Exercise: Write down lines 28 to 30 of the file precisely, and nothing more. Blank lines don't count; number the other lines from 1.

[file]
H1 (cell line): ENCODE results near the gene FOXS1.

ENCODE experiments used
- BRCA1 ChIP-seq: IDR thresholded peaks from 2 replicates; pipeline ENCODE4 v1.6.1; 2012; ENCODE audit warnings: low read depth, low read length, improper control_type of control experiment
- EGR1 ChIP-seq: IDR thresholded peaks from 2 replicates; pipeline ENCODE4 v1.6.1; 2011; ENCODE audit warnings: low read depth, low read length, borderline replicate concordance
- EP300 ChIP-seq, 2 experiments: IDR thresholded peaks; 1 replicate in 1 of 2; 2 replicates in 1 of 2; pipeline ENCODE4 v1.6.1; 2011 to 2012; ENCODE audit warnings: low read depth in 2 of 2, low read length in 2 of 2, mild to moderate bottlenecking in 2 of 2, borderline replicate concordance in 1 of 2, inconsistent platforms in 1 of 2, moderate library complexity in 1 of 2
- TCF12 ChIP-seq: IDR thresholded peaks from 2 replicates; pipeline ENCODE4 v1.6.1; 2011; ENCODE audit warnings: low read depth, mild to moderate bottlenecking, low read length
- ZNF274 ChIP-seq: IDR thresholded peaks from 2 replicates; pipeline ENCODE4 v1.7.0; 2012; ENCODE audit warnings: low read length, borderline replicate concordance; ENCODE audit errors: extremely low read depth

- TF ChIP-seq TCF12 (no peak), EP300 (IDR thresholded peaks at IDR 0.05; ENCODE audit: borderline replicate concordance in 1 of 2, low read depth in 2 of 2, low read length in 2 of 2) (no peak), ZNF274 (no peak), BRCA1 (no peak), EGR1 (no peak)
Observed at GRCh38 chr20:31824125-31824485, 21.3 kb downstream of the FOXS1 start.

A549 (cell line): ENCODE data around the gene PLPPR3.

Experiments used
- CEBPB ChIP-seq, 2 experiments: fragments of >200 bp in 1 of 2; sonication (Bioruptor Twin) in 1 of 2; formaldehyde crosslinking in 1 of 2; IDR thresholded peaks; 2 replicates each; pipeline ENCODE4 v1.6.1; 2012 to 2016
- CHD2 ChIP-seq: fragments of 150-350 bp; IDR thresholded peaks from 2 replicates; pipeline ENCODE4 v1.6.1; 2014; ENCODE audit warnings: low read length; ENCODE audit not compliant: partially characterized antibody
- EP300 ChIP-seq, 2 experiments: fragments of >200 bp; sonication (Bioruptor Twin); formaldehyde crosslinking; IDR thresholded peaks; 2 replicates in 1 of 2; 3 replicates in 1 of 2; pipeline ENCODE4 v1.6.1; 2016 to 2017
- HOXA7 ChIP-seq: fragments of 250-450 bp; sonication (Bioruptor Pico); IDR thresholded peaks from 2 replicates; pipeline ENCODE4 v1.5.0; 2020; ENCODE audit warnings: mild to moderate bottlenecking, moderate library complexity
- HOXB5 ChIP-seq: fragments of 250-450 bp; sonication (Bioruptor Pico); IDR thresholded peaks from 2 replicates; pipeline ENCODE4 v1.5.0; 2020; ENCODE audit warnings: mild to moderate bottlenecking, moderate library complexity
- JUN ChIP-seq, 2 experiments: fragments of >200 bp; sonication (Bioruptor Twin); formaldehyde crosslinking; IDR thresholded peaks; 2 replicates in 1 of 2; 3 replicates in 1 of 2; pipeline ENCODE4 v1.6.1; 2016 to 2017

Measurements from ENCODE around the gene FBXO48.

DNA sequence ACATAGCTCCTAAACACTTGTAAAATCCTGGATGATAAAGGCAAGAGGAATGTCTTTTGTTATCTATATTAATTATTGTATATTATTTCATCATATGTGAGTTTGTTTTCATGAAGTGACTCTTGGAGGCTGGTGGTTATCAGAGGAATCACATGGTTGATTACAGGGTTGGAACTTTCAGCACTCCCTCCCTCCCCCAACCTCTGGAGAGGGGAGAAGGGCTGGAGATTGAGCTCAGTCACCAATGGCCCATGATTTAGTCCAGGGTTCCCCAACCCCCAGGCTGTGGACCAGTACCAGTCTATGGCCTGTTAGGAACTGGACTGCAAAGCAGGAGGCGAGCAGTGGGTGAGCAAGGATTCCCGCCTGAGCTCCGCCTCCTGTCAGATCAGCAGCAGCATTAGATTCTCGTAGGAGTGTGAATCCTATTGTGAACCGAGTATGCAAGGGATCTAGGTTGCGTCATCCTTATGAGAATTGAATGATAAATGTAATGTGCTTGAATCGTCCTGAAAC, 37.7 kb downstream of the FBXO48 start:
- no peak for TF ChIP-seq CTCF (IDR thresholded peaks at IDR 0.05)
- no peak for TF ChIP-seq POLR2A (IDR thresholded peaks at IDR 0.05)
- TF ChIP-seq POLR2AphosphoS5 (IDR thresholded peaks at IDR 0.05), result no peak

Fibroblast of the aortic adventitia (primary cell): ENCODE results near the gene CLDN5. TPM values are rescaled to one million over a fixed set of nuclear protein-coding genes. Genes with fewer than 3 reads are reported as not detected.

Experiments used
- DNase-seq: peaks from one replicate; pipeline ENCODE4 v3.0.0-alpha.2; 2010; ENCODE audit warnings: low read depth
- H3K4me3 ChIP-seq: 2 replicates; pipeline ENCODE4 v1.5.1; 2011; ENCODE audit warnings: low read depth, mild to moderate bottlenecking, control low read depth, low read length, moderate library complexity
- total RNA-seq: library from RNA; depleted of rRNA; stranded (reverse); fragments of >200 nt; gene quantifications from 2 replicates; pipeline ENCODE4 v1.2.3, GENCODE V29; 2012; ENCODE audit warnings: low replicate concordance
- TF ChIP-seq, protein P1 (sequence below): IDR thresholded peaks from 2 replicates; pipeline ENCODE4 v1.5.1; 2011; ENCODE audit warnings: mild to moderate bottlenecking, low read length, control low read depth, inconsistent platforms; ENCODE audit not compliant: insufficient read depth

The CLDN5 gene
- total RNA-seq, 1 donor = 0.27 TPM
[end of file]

- TF ChIP-seq, protein P1 (sequence below): IDR thresholded peaks from 2 replicates; pipeline ENCODE4 v1.5.1; 2011; ENCODE audit warnings: mild to moderate bottlenecking, low read length, control low read depth, inconsistent platforms; ENCODE audit not compliant: insufficient read depth

The CLDN5 gene
- total RNA-seq, 1 donor = 0.27 TPM